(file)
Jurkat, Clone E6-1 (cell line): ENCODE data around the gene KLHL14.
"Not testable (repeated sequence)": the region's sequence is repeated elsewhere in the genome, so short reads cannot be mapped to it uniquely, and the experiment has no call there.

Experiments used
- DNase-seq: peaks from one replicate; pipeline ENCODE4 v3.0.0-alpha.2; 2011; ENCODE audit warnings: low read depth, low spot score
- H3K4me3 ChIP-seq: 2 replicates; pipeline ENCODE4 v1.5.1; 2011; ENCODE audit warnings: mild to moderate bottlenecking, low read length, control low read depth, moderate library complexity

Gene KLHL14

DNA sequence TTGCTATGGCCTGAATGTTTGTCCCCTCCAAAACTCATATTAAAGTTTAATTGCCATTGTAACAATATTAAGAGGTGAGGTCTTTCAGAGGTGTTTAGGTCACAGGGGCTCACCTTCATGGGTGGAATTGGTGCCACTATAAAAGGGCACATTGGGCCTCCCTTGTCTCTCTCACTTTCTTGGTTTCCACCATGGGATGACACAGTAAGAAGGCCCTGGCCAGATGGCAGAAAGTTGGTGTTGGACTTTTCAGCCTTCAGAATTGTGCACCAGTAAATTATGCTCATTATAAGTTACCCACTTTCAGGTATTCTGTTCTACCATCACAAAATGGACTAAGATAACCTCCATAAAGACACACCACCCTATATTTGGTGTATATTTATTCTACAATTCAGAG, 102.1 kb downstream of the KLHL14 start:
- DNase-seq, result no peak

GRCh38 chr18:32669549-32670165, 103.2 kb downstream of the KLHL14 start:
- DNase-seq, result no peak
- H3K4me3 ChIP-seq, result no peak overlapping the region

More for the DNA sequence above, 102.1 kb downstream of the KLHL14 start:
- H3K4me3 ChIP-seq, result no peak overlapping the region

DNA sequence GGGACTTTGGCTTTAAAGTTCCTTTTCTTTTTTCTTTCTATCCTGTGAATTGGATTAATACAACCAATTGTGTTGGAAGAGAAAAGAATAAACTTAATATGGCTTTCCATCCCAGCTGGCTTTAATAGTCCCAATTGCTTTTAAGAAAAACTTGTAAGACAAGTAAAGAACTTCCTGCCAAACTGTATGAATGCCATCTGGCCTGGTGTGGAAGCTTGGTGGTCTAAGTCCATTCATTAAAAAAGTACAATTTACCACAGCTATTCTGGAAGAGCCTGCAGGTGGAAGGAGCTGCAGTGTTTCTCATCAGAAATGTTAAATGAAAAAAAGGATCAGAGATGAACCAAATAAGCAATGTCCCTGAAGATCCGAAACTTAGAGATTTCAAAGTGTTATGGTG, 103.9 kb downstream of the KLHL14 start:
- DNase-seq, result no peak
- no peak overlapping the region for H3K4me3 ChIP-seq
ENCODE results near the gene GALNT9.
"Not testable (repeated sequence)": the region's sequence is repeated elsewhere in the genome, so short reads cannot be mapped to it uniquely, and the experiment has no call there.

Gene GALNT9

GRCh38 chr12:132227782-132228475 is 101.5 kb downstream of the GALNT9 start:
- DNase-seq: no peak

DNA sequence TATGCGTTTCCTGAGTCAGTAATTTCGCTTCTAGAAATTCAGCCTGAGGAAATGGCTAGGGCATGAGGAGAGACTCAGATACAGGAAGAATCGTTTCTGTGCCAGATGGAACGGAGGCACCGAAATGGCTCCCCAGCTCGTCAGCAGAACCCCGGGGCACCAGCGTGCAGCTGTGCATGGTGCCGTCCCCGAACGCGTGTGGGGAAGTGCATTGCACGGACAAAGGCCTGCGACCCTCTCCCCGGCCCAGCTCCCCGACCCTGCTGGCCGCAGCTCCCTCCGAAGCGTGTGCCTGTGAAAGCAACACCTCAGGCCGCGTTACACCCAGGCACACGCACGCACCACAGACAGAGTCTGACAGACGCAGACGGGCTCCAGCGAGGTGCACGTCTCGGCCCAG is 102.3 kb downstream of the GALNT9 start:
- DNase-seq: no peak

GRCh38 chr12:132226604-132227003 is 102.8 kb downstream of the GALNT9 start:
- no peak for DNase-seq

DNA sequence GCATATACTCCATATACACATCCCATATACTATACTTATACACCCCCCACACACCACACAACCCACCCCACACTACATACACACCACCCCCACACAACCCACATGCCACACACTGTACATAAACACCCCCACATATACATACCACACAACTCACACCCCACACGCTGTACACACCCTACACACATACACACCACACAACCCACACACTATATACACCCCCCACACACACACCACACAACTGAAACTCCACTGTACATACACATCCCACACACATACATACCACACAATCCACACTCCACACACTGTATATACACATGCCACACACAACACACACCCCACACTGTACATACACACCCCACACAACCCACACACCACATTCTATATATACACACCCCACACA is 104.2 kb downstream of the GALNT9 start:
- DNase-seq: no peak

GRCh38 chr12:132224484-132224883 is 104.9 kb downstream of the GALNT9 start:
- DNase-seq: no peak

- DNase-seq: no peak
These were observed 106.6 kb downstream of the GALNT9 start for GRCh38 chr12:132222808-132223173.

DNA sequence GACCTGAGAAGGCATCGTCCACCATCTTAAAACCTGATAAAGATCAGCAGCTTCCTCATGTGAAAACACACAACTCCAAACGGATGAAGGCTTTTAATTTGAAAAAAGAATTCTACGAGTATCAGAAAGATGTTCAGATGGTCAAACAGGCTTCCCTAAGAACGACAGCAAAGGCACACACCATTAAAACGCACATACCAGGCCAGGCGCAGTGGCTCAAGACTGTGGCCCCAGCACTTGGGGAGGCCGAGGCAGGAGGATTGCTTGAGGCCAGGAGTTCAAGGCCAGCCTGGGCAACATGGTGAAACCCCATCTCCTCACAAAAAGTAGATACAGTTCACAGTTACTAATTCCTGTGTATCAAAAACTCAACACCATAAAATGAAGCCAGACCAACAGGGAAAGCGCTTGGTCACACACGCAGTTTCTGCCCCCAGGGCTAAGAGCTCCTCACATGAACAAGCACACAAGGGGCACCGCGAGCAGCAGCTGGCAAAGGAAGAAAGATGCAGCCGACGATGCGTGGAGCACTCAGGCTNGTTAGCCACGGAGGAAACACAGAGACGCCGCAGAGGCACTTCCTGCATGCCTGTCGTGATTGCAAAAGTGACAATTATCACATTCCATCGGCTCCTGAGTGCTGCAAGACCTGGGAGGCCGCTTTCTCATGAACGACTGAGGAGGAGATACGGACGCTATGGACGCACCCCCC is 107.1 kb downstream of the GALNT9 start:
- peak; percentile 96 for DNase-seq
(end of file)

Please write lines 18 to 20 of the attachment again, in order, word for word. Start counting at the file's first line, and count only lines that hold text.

"Not testable (repeated sequence)": the region's sequence is repeated elsewhere in the genome, so short reads cannot be mapped to it uniquely, and the experiment has no call there.

Gene GALNT9

GRCh38 chr12:132227782-132228475 is 101.5 kb downstream of the GALNT9 start: